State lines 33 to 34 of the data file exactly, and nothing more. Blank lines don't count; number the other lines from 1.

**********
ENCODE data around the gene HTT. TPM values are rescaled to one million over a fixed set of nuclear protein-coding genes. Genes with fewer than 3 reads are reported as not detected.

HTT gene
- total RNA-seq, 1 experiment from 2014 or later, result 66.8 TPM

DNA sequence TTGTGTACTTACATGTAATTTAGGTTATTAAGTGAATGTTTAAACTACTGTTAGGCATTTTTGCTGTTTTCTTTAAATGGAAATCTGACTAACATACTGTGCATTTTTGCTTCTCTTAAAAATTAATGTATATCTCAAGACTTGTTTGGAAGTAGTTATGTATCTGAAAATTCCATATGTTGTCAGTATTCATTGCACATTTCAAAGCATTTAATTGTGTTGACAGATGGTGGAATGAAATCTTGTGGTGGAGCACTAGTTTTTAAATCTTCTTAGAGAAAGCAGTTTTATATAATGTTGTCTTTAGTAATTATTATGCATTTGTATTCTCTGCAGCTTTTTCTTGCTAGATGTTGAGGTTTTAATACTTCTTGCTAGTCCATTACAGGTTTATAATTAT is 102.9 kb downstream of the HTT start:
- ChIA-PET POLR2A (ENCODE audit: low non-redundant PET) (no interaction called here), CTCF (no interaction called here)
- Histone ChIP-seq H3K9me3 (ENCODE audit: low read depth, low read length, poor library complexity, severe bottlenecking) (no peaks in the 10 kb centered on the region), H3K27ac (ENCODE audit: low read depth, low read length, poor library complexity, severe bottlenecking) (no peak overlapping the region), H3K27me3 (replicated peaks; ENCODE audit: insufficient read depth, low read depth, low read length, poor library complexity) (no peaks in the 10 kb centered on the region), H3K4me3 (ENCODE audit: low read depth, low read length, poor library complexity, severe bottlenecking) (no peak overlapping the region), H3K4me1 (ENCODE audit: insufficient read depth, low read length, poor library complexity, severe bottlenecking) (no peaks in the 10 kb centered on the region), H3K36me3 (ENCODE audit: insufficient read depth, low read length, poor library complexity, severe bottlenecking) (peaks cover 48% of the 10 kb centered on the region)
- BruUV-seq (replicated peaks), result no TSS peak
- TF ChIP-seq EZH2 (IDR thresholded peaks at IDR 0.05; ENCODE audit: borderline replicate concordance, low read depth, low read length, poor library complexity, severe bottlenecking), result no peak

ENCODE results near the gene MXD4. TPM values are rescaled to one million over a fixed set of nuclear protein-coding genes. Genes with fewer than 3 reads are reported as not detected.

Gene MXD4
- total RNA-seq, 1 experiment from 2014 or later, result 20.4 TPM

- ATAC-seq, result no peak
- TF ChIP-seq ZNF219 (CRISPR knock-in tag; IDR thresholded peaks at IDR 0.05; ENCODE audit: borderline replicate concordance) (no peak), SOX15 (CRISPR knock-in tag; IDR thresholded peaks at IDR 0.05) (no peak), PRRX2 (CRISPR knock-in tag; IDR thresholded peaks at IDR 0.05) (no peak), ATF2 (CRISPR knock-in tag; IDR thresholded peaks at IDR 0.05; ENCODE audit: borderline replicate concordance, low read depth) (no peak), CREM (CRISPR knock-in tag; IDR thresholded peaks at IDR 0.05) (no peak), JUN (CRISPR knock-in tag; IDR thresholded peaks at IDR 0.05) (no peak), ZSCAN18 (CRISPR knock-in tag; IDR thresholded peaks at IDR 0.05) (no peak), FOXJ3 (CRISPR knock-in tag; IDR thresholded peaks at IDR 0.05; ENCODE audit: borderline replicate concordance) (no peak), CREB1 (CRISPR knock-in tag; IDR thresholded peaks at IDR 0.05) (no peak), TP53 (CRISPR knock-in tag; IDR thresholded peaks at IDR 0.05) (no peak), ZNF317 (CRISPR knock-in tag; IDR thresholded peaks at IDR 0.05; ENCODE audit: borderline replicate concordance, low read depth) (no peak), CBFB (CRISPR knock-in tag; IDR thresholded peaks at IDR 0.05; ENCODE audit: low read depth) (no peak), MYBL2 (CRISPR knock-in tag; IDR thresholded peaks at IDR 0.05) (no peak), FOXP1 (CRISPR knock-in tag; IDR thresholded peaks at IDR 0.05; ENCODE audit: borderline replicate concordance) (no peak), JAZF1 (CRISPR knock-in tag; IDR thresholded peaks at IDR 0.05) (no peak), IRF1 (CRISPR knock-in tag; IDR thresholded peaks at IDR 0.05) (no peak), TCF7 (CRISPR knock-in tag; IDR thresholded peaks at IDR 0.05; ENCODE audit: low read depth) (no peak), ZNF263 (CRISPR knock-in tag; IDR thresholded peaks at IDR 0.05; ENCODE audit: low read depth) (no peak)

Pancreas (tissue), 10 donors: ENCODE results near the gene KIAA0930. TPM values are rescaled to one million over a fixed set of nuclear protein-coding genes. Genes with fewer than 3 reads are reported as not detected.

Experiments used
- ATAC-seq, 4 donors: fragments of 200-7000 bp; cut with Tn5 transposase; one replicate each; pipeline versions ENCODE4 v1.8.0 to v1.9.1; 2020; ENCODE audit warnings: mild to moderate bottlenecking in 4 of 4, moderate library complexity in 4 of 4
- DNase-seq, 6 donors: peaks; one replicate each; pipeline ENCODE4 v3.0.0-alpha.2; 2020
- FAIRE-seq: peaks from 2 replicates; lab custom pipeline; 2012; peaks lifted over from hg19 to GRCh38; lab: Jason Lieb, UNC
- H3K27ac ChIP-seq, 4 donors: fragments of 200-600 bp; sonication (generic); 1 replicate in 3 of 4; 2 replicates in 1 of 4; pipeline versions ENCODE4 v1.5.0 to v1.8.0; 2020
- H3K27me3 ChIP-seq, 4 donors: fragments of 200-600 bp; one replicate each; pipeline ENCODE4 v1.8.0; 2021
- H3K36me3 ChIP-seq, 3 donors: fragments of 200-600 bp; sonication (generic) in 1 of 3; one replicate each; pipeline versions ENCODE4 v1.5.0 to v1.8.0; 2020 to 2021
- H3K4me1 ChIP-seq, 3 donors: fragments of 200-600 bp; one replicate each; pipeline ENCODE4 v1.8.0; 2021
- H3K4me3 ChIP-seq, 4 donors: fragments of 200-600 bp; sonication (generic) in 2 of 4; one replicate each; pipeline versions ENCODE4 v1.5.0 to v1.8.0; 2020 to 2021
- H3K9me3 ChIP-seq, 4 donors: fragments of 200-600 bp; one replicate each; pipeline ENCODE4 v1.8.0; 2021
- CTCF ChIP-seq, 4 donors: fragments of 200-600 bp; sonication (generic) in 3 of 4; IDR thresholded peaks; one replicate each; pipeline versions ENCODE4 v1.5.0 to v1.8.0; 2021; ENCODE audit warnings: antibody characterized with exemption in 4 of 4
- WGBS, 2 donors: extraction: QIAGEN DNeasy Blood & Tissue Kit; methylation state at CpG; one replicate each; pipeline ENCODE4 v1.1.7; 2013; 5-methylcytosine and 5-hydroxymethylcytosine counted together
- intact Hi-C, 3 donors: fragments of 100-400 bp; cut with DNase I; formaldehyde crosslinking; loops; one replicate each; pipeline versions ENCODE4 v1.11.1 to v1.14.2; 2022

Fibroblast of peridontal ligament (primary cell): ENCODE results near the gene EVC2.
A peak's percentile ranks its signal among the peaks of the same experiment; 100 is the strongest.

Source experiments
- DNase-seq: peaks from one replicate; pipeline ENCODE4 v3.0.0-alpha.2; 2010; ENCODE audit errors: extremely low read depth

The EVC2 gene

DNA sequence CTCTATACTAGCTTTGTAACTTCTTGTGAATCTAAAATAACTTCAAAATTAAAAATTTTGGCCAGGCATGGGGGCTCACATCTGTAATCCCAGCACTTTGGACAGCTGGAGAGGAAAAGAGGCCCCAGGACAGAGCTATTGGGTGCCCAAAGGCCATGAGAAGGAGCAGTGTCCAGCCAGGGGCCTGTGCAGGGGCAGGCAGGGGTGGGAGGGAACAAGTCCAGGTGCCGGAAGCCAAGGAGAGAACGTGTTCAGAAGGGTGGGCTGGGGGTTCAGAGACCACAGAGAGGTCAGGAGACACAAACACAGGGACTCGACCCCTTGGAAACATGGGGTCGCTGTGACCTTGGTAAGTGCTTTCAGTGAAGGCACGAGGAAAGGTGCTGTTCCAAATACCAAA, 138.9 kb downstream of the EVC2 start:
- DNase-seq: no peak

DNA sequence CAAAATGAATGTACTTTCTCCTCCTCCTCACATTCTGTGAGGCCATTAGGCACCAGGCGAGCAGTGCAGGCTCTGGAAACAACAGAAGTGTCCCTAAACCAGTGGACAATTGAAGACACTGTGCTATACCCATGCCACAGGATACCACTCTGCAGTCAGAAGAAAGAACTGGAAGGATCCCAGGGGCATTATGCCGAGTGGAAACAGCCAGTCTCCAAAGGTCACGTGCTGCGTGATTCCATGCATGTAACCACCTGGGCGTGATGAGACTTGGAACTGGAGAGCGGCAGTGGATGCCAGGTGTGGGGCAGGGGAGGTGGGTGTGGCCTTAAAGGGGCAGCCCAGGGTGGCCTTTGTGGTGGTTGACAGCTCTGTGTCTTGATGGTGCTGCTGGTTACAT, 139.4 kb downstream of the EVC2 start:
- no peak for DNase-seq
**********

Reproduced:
DNA sequence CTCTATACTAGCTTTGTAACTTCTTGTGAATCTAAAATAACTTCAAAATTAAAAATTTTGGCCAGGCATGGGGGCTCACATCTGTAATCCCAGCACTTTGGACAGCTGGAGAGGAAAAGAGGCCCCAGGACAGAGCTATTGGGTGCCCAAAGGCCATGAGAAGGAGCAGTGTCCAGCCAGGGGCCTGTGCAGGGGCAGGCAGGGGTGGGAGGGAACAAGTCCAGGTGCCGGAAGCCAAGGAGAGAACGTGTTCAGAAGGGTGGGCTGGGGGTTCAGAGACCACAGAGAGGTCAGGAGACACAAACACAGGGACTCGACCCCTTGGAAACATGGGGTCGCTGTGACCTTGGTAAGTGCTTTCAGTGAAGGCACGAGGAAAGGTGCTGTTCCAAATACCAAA, 138.9 kb downstream of the EVC2 start:
- DNase-seq: no peak